Agronomy and Horticulture Department


Date of this Version



Published in Ecology, Vol. 3, No. 3 (Jul., 1922), pp. 237-249. Copyright 1922 Ecological Society of America. Used by permission.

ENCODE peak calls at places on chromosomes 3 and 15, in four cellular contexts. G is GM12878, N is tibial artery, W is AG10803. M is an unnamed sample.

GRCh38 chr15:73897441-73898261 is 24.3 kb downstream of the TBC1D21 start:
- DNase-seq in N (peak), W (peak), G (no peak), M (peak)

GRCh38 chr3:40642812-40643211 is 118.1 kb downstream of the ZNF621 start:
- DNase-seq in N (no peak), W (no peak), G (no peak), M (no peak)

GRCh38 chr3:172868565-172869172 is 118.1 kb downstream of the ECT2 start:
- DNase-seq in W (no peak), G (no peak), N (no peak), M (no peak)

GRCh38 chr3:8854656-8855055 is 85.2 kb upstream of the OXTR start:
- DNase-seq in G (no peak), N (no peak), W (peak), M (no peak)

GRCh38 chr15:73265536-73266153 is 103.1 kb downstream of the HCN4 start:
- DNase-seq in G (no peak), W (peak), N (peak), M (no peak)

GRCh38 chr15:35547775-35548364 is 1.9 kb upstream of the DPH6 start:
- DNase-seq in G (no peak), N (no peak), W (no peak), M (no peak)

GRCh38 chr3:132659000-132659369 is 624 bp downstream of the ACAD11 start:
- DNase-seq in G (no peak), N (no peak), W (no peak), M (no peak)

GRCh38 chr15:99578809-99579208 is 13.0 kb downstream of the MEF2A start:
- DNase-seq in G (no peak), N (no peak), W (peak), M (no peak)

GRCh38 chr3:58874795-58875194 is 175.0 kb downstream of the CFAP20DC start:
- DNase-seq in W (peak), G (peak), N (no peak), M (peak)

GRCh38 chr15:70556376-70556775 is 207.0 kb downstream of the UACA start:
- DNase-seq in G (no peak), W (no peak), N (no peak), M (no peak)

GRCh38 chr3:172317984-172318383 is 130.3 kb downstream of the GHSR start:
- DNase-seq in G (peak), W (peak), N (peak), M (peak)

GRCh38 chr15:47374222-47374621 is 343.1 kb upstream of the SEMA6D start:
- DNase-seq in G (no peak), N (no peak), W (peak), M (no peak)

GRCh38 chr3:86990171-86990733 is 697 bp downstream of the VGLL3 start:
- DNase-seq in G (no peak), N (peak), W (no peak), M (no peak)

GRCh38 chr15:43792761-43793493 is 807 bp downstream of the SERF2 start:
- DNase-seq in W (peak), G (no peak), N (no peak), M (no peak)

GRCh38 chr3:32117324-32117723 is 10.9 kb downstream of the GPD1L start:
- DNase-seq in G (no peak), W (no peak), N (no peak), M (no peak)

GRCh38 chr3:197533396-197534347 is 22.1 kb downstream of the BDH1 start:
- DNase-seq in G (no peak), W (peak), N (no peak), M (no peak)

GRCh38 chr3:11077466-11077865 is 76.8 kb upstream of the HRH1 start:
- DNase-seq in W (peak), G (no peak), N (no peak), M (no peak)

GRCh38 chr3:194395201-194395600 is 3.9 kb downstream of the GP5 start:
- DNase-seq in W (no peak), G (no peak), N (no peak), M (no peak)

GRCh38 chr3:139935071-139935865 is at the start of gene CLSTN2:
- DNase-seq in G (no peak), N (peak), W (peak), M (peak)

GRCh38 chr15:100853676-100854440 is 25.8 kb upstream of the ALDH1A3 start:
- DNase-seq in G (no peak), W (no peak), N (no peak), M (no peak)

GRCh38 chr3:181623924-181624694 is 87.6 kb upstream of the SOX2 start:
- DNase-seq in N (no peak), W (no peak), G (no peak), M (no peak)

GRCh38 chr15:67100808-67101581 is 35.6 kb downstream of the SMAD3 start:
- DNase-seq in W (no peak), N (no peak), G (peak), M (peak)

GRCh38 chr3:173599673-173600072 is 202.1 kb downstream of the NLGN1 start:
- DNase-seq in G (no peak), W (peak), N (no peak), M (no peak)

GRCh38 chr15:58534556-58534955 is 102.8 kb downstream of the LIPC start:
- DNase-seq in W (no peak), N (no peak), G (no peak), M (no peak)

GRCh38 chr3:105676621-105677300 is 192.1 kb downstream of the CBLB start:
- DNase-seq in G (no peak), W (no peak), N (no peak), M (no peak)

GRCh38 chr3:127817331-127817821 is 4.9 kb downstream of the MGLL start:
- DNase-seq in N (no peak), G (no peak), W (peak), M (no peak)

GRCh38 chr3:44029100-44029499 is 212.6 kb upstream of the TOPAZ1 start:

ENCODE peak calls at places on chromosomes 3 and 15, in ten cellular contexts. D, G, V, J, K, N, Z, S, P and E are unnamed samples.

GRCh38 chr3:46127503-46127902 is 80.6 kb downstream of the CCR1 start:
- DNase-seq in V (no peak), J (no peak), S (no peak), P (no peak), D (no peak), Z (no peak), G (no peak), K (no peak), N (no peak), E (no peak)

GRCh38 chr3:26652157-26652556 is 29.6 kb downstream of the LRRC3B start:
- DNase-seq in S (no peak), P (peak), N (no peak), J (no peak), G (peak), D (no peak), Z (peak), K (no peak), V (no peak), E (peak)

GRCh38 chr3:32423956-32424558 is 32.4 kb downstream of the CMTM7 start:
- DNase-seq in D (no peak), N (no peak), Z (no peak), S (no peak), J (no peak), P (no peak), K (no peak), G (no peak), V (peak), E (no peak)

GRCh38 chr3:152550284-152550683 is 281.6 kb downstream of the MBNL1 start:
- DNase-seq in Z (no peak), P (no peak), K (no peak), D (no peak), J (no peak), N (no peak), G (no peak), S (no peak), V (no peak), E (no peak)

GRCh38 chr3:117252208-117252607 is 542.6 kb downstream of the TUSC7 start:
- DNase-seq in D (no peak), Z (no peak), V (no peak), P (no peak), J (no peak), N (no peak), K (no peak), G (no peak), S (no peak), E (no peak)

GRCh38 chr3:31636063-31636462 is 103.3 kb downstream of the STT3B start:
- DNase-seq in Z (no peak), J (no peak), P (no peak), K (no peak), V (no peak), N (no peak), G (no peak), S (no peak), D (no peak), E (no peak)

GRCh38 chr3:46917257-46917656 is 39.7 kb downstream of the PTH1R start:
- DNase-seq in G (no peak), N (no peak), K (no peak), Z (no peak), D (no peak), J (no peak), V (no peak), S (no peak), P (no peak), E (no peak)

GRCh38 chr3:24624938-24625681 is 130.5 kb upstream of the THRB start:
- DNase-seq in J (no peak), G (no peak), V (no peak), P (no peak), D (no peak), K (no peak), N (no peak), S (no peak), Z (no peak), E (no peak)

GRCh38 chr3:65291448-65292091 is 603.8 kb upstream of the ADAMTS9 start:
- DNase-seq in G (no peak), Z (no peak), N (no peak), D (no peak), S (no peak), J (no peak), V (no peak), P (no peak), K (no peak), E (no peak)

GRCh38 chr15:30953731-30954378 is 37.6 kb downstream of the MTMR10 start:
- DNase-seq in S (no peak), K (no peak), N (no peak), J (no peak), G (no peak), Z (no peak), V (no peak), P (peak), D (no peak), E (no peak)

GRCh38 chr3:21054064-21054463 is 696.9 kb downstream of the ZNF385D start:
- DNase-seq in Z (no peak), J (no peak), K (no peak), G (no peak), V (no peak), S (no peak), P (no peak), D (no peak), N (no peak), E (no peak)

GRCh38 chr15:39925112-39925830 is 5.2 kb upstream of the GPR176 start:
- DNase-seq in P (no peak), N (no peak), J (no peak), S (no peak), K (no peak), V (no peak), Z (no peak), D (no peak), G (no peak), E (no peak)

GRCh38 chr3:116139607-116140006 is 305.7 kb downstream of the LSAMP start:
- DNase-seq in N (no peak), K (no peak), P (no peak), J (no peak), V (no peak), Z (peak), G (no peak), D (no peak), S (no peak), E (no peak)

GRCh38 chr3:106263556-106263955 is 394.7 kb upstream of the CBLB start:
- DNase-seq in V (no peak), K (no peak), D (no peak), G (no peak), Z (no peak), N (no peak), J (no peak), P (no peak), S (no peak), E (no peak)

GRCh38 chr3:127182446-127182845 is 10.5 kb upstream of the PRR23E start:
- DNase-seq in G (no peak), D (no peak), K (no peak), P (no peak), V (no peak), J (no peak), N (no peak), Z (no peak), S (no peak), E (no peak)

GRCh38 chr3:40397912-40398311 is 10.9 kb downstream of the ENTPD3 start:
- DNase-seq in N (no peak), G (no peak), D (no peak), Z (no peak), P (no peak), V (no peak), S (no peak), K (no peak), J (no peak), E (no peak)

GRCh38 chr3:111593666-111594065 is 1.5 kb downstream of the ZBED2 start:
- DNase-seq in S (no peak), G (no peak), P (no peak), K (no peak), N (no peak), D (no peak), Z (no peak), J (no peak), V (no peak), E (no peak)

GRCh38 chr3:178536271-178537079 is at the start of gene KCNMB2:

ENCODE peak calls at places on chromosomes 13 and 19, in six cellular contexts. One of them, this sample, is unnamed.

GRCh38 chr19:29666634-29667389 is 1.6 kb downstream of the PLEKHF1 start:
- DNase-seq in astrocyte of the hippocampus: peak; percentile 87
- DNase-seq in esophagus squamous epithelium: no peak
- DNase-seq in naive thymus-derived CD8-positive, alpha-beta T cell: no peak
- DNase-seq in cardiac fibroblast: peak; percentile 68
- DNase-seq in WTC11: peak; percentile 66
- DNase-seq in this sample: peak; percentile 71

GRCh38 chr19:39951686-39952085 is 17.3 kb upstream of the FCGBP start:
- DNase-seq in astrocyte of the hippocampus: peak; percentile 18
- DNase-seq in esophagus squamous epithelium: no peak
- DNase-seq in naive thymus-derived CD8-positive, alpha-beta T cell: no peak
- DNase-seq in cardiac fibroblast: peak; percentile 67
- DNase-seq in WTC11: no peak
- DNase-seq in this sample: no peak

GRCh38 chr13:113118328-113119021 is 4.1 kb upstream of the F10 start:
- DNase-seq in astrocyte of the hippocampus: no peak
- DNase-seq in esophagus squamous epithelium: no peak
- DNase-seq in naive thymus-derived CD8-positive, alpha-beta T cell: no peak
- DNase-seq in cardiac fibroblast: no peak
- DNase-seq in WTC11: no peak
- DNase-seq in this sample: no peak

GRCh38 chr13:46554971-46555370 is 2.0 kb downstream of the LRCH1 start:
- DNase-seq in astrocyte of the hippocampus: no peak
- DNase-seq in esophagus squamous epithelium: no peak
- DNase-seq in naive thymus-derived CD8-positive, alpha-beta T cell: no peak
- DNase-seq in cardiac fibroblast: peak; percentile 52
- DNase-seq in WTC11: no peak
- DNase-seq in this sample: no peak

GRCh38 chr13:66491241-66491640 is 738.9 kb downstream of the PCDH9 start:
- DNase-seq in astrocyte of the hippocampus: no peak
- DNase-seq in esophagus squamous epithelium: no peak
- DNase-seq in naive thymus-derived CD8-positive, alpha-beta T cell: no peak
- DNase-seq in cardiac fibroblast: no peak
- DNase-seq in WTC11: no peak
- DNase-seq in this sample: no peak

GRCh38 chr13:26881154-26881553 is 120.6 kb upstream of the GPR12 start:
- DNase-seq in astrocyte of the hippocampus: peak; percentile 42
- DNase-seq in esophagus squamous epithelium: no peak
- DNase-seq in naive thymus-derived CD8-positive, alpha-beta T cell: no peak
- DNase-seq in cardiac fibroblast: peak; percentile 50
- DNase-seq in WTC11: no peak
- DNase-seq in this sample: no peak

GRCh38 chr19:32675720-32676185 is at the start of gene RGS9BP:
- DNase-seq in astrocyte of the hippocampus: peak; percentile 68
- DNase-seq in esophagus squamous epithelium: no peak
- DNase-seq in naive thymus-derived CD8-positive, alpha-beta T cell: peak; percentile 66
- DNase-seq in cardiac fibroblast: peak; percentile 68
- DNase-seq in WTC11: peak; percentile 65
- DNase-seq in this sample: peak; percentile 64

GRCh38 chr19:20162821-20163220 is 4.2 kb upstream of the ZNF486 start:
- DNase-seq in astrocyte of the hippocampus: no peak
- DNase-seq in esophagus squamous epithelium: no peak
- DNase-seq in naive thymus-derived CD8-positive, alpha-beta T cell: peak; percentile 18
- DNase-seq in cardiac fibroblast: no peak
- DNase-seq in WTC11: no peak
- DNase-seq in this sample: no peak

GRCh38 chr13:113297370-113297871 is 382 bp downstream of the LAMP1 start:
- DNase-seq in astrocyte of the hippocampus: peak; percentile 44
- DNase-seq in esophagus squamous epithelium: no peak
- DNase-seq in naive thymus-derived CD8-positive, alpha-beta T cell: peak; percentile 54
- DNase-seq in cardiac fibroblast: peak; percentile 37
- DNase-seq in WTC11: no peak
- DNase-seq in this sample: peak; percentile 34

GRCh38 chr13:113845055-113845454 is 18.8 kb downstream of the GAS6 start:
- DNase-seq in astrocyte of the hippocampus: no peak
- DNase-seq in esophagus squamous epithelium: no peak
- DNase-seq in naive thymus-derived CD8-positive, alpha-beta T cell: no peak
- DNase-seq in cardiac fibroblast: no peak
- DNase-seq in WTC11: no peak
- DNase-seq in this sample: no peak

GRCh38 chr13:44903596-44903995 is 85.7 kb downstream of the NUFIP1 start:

During the excavation of root systems of native and crop plants through- out the Great Plains region during the past five years (Weaver, 1919,1920, 1922) contact has been made in more than thirty fields with the so-called hardpan. Such a layer of soil underlies much of this area of low rainfall, at depths varying from 15 inches to 3 feet. It varies from 8 inches to over 1.5 feet in thickness. In connection with studies on the physical and chemical composition of the soils and their seasonal water-content under natural and cropped conditions, a more detailed study has been made of the soil in this hardened layer. The major portion of this work was done at Burlington, Colorado, a station selected as being typically representative of High Plains conditions, but analyses of hardpan from Flagler, Colorado, and Colby, Kansas, were also made.